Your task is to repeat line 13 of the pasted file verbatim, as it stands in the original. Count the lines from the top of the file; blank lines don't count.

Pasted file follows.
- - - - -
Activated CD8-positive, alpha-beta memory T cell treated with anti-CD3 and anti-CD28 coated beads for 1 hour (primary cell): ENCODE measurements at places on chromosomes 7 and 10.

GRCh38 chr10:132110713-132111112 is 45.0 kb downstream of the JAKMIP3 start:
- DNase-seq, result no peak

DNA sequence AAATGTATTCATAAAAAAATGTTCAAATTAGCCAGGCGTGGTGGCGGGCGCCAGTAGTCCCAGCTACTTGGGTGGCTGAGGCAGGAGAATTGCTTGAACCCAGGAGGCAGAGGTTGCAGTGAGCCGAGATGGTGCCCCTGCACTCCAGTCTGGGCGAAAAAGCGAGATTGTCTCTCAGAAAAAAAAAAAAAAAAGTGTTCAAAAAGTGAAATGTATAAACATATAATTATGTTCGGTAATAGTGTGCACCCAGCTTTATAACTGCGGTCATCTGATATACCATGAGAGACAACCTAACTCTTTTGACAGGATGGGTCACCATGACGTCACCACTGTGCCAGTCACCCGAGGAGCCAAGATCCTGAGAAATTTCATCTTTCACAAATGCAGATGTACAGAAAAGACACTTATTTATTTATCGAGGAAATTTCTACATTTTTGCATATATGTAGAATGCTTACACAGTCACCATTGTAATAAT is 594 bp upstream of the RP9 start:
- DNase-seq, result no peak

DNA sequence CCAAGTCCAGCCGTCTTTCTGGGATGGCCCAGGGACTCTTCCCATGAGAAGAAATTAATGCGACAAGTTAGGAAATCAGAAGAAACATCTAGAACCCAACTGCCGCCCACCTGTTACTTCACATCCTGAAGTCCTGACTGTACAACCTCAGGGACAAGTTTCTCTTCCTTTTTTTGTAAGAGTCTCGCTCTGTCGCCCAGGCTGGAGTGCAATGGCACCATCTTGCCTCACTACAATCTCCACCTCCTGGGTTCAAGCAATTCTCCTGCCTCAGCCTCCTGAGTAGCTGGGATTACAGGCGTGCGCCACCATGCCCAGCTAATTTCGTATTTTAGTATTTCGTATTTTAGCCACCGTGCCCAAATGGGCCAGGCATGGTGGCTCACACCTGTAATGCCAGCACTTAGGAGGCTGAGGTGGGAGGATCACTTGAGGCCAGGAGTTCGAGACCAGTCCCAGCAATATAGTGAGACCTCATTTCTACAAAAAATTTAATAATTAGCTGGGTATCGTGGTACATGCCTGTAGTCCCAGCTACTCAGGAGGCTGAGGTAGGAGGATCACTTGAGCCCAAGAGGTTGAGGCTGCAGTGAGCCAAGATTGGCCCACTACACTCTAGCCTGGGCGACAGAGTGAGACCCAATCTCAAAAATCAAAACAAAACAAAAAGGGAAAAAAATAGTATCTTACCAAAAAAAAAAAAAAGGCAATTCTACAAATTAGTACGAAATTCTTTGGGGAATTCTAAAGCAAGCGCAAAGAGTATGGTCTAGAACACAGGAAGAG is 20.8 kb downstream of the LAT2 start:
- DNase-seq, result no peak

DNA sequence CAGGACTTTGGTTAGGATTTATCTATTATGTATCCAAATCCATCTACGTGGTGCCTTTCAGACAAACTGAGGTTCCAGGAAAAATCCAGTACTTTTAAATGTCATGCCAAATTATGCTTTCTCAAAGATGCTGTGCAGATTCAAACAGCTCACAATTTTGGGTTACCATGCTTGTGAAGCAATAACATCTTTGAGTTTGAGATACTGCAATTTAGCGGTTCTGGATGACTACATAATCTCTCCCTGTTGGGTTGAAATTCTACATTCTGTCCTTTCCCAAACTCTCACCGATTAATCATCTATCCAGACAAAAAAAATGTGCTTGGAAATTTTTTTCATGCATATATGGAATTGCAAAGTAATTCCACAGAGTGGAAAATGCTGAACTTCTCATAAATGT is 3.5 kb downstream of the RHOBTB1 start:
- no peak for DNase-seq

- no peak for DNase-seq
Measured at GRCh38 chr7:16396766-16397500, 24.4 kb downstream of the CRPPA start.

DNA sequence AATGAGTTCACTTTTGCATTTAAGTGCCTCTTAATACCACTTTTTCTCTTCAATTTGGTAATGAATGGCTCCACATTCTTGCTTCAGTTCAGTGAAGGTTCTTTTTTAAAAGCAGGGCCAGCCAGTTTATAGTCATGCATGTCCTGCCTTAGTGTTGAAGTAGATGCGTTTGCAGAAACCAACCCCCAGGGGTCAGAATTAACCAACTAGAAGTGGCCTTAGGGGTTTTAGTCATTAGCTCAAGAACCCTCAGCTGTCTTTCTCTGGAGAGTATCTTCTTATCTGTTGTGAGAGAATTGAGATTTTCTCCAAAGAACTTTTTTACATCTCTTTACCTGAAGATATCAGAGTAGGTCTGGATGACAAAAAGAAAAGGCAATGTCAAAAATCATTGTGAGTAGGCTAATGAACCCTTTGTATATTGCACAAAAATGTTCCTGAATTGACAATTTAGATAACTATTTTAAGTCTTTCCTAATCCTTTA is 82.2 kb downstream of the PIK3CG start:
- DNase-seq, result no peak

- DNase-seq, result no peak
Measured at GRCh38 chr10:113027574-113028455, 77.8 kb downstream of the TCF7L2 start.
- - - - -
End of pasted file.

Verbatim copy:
- DNase-seq, result no peak